Pussy Riot’s humour and the social media: Self-irony, subversion, and solidarity


Pussy Riot
new media
guerrilla communication

How to Cite

Pahl, B. (2017). Pussy Riot’s humour and the social media: Self-irony, subversion, and solidarity. The European Journal of Humour Research, 4(4), 67–104. https://doi.org/10.7592/EJHR2016.4.4.pahl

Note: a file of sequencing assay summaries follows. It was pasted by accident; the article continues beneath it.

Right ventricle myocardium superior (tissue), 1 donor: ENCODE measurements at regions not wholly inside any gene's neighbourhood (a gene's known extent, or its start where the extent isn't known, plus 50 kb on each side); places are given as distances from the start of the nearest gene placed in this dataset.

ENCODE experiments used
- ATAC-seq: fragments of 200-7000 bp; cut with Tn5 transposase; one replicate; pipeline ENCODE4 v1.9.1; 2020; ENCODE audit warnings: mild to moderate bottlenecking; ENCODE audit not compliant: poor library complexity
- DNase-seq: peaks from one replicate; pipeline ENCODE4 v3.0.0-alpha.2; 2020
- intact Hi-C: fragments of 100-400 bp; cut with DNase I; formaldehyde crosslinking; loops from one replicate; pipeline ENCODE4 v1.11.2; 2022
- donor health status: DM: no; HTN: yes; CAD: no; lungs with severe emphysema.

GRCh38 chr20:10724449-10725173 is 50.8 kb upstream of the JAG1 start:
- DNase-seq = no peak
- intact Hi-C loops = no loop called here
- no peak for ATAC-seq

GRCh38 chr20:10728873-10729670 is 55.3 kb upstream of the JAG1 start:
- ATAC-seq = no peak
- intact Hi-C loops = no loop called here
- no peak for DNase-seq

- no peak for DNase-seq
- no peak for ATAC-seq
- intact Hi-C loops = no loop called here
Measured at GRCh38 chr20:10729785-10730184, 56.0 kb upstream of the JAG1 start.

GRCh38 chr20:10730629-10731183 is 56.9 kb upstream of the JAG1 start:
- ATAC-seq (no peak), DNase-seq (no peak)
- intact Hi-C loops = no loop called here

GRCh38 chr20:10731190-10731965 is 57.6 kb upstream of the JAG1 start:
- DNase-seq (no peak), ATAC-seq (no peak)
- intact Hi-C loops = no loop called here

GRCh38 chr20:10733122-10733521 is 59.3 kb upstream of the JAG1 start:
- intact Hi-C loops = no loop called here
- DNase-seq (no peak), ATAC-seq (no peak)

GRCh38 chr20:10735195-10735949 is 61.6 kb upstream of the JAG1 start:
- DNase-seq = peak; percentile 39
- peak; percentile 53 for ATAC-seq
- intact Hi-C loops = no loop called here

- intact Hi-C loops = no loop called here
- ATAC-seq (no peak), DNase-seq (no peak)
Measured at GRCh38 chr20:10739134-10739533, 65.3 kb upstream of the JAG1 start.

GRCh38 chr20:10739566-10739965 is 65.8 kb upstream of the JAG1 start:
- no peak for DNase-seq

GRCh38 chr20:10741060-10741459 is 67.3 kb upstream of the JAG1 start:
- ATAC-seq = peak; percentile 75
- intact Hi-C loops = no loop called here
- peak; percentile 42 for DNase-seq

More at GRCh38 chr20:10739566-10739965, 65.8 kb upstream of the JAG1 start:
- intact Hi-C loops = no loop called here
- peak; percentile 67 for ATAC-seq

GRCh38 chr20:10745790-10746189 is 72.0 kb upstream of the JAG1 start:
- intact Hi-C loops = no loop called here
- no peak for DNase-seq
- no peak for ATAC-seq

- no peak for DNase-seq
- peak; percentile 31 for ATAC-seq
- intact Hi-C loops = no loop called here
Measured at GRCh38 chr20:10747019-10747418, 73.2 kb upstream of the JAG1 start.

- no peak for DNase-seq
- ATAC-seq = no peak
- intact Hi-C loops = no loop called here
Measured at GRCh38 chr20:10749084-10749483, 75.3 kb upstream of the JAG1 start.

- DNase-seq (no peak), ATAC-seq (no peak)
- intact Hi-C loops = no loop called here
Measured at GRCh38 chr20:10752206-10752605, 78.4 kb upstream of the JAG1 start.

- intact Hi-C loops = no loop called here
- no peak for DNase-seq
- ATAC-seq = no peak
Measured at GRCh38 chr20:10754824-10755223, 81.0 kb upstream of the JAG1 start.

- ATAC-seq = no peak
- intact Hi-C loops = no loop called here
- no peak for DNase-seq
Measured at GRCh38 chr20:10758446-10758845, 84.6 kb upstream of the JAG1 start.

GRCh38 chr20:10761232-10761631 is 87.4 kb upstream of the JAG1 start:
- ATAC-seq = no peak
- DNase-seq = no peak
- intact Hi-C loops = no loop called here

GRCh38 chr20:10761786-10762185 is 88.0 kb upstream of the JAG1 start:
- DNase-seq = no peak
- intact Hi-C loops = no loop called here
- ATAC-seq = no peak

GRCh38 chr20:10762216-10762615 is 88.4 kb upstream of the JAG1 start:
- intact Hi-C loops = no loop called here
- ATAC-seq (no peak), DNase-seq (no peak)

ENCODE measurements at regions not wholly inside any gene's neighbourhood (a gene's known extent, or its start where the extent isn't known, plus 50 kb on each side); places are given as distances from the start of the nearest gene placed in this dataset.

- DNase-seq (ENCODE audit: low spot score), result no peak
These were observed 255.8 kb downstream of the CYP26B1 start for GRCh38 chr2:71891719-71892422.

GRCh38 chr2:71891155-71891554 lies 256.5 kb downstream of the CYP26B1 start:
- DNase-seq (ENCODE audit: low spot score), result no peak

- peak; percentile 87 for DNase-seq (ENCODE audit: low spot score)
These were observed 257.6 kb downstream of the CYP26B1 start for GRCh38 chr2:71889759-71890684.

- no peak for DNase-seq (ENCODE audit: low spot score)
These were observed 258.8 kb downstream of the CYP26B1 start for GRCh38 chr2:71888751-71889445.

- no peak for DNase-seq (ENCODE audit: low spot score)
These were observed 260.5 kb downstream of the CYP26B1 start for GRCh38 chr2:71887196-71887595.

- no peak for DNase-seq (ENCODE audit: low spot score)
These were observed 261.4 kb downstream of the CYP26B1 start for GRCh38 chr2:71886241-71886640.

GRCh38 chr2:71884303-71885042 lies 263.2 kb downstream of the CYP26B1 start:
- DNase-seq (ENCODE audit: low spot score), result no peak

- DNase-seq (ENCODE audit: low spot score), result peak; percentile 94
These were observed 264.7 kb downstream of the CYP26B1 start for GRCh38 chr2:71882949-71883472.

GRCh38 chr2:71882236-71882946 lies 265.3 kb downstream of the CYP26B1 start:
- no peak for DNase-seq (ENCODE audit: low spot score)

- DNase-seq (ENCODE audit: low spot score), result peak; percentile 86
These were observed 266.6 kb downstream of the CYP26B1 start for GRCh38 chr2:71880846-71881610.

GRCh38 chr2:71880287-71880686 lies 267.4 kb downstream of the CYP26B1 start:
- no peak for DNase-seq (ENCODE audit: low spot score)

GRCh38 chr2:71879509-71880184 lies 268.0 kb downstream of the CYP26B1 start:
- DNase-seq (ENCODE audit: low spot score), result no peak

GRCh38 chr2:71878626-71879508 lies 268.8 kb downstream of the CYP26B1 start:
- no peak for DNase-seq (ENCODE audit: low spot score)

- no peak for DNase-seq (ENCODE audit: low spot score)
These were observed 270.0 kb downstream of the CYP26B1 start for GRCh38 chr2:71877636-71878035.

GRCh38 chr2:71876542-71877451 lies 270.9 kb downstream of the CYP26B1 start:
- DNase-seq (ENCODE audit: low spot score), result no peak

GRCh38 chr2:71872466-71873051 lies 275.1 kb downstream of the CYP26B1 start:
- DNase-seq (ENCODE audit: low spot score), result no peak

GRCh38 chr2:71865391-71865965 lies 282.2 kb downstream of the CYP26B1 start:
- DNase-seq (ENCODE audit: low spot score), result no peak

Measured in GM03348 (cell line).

This paper seeks to demonstrate that both the media impact and political success of the Russian punk band Pussy Riot rest on their use of new media, on the one hand, and on an aesthetic principle of humour, on the other, or, more specifically, on a kind of humour that is both self-reflexive and subversive. Pussy Riot operate through a style of guerrilla communication that re-signifies signs and symbols for their own purpose in a self-ironical, comical manner. I will indicate the contradictions and ambiguities of various interpretive frameworks – which not only create humour but are particularly motivating factors in the (personal) decision to become politically active. The speed with which one can communicate within social networks made it possible that infectious laughter about the absurdity of the events in Moscow was able to spread so rapidly. Reassurance and the community’s solidarity were closely connected to the fun and joy of the individual internet user.



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